“Whenever I would board a bus, people who knew me would shout at me and call me ngochani, a Shona word for gay,” says S. “And people at my mother’s church started to discriminate against her. Others in the neighbourhood threatened to set my parents’ house on fire. That’s when I decided to leave, for my mother’s safety.”

Gay rights group besieged

Under Zimbabwean law, sexual contact between two men is punishable by one year’s imprisonment. Lesbians, however, are not affected by the ‘sodomy law’.
Gay men have it tough in Zimbabwe. There are reports of police actively hunting down gays and in a recent incident, they raided the offices of activist group Gays and Lesbians of Zimbabwe (GALZ). They searched the files looking for materials “promoting homosexuality”, and took the names and addresses of all the members present at the time of the raid.


The irony is that Zimbabwe President Robert Mugabe’s anti-gay statements are actually helping us, says Chesterfield Samba, GALZ director. “There is this joke in local and international gay circles that Mister Mugabe is an ambassador for gay rights,” says Samba, who thinks the president has personal issues with homosexuality.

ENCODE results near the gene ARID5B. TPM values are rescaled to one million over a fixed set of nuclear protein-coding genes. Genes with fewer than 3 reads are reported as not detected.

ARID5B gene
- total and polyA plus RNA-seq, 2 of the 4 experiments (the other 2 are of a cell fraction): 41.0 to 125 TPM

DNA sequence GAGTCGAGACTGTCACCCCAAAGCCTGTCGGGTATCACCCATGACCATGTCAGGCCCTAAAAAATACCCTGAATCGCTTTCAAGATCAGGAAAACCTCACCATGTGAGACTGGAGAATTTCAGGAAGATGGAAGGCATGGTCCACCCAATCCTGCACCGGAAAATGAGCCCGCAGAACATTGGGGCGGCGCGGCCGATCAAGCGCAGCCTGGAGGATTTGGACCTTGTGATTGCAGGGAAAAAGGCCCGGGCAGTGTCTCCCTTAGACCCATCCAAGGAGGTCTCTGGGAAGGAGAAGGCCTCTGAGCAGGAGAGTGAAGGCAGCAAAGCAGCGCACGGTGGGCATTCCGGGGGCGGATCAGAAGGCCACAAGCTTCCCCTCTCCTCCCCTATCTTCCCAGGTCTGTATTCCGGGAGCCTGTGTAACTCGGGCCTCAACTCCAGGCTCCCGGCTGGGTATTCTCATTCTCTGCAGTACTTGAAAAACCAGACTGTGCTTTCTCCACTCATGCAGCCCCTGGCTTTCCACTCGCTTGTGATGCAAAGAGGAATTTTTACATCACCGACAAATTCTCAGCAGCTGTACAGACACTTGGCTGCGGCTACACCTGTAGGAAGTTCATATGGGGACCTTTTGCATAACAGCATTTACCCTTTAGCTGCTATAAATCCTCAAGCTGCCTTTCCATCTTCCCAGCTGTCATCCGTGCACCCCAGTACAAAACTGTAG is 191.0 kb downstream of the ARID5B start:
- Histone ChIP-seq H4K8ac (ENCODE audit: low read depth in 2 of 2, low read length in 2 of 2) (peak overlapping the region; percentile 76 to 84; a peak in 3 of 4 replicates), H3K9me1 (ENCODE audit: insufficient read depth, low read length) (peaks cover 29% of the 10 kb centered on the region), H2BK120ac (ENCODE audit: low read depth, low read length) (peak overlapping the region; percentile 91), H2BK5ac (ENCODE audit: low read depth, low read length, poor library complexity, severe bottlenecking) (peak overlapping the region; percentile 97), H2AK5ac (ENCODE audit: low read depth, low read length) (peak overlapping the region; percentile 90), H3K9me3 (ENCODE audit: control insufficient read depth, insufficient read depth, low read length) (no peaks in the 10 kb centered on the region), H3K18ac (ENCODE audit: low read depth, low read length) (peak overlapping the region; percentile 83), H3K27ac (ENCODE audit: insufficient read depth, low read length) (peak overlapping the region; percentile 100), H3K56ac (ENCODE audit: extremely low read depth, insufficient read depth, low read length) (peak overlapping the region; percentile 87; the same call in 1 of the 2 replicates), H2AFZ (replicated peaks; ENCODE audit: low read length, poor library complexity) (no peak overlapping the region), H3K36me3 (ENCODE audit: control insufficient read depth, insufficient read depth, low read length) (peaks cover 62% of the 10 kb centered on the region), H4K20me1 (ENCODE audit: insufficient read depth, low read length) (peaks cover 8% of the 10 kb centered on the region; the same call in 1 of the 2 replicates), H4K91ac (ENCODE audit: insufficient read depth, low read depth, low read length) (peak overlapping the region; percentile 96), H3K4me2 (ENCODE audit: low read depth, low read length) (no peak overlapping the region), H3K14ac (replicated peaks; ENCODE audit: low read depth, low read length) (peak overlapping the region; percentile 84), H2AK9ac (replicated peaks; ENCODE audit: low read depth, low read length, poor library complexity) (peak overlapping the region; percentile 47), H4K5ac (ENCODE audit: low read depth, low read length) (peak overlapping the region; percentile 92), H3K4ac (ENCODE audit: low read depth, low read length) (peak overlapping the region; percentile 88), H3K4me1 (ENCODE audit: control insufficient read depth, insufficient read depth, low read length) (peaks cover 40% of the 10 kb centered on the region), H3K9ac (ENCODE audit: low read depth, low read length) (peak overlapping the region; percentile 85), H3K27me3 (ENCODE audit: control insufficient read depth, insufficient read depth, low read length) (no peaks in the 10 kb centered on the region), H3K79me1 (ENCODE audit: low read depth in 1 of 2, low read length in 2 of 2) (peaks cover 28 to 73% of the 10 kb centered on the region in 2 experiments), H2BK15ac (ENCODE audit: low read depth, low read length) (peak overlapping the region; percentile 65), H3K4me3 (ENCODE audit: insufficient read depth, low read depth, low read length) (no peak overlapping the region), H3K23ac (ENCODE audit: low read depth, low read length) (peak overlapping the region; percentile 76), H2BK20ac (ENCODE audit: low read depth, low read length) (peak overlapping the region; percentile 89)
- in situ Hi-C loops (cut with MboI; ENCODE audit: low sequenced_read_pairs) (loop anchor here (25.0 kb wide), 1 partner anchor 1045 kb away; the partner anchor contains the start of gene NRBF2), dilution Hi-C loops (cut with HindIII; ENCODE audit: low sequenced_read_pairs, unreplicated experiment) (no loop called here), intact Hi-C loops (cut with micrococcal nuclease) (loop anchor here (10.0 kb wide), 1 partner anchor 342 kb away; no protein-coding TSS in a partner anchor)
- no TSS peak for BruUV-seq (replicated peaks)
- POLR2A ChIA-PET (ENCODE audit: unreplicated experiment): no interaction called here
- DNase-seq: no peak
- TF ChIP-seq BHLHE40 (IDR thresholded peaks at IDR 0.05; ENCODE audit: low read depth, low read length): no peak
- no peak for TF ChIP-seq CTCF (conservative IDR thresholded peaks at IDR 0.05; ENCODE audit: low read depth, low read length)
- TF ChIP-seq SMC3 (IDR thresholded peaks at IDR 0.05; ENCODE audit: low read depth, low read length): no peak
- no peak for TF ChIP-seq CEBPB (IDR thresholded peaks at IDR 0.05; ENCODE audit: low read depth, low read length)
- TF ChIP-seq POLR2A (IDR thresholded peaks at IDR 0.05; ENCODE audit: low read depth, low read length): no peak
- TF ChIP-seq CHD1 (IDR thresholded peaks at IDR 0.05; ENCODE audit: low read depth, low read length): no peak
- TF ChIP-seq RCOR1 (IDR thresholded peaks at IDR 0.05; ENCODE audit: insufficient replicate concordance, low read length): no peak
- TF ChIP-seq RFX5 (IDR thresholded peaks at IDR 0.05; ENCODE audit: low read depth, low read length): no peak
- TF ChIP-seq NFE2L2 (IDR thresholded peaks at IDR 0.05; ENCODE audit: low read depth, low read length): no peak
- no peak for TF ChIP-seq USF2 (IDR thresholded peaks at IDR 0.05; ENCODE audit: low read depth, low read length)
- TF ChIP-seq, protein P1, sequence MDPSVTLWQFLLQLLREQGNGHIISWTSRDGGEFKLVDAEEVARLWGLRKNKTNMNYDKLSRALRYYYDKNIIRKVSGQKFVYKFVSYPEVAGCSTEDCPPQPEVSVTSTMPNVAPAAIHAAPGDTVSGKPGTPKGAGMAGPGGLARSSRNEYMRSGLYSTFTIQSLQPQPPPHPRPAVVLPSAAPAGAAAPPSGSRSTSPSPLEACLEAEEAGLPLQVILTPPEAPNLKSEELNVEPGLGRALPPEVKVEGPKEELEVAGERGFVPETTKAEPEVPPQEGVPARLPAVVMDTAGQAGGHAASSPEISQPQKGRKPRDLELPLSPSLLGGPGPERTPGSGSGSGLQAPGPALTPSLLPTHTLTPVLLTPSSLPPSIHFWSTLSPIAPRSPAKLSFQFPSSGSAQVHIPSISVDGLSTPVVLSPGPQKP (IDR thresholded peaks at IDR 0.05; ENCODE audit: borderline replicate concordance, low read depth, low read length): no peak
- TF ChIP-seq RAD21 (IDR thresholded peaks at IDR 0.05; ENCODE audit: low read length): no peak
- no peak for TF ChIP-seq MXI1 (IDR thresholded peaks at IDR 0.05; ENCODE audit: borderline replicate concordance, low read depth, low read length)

“I don’t know how many times he has spoken out against homosexuality. By doing so, he has made people aware of the issue and is helping our community to come out of the closet. [Through Mugabe’s comments] they know GALZ exists and they know there are other people like them.”

Always insecure

S though is planning to stay in the closet. An upcoming musician, he says promoters would not book him if they knew he was gay. He says he’s only ‘out’ when he is in a space together with other homosexuals, for example in the GALZ office or at the rare gay gatherings.

S. is always insecure, scared of government officials as well as members of the public, who have been conditioned by the country’s leadership to hate homosexuals. “The feeling that I’m not free is always there,” he says. “What will happen if someone finds out that I’m like this? It’s definitely going to be a criminal case. And President Mugabe’s anti-gay stance is very scary, because it triggers violence against us from his supporters.”